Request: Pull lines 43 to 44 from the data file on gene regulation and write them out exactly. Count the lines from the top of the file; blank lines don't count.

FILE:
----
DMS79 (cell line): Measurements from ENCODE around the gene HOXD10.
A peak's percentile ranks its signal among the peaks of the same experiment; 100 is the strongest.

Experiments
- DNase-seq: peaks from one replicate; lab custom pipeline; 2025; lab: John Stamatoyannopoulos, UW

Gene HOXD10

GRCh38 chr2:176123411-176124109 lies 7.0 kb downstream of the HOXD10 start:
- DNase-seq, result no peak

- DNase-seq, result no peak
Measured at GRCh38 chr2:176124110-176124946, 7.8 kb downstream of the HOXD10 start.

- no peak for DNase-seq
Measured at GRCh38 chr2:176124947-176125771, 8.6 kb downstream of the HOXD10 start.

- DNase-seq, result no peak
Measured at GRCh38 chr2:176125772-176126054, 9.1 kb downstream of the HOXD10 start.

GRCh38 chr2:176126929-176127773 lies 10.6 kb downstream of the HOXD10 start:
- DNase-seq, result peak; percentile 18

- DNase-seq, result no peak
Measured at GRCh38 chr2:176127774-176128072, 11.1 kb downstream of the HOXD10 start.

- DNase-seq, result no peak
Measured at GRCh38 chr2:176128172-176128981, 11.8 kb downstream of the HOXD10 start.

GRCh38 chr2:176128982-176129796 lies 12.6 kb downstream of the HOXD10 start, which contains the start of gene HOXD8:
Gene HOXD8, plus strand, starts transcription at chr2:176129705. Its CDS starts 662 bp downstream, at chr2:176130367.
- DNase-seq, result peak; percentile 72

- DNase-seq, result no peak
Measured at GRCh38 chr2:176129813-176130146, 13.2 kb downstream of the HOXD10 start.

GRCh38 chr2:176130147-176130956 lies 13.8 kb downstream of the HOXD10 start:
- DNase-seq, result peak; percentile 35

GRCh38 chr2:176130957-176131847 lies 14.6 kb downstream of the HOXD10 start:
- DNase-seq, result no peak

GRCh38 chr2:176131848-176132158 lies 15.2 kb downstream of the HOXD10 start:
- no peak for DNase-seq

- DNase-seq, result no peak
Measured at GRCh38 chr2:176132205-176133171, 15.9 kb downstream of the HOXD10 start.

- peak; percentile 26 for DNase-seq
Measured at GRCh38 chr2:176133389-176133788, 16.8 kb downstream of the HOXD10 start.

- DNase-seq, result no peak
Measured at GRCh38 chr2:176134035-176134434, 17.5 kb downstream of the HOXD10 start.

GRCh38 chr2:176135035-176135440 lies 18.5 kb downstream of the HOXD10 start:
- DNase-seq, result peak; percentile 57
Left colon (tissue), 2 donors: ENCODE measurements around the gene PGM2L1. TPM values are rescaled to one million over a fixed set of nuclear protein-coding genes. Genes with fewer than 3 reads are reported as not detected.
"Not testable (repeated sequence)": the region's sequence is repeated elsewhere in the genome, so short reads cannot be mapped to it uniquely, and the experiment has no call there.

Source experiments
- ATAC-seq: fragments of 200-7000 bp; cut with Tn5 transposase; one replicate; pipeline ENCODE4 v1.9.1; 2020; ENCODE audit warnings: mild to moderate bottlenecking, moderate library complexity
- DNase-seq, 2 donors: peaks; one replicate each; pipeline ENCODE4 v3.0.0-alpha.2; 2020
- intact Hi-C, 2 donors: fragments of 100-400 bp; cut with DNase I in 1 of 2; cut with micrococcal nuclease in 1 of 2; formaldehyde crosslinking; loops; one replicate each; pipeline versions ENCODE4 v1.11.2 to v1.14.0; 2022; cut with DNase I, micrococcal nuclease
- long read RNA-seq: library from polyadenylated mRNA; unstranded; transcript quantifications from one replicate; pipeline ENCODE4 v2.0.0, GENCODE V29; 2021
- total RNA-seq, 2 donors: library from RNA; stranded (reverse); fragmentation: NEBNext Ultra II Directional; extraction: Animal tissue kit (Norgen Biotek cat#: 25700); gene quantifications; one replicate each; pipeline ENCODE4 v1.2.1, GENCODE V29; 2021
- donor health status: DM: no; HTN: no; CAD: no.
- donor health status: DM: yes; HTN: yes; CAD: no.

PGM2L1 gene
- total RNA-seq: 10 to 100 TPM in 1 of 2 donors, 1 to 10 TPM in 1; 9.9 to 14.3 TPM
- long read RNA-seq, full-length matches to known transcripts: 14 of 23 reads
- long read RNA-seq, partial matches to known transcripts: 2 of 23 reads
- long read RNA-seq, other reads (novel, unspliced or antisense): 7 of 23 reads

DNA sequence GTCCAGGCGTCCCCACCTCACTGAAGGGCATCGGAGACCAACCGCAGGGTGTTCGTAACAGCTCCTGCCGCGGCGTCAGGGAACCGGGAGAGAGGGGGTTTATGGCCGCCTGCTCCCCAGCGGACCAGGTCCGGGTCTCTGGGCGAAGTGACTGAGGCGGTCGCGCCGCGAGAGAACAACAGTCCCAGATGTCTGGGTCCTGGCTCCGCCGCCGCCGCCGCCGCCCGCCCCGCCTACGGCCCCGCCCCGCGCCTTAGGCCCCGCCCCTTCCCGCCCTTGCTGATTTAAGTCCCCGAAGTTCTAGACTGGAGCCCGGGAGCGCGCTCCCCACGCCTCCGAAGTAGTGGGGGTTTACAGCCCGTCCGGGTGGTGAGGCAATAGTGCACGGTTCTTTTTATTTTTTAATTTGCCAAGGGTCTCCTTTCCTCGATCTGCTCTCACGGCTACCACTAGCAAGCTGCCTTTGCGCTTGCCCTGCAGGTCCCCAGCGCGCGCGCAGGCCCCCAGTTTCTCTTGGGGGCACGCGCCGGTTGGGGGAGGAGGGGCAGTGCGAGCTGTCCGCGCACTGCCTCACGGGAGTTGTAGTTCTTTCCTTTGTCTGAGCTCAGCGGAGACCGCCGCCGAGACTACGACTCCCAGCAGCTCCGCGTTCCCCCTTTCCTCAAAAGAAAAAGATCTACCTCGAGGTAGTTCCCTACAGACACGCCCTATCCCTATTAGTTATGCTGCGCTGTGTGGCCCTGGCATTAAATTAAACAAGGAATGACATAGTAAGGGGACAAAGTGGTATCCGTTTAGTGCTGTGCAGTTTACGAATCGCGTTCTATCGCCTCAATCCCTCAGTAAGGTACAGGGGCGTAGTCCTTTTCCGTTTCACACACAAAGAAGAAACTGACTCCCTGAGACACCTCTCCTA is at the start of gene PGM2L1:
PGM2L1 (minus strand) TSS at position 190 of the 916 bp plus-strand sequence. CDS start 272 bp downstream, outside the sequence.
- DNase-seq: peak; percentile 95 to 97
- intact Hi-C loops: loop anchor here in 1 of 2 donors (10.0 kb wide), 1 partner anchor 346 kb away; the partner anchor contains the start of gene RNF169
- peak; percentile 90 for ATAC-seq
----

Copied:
- DNase-seq, 2 donors: peaks; one replicate each; pipeline ENCODE4 v3.0.0-alpha.2; 2020
- intact Hi-C, 2 donors: fragments of 100-400 bp; cut with DNase I in 1 of 2; cut with micrococcal nuclease in 1 of 2; formaldehyde crosslinking; loops; one replicate each; pipeline versions ENCODE4 v1.11.2 to v1.14.0; 2022; cut with DNase I, micrococcal nuclease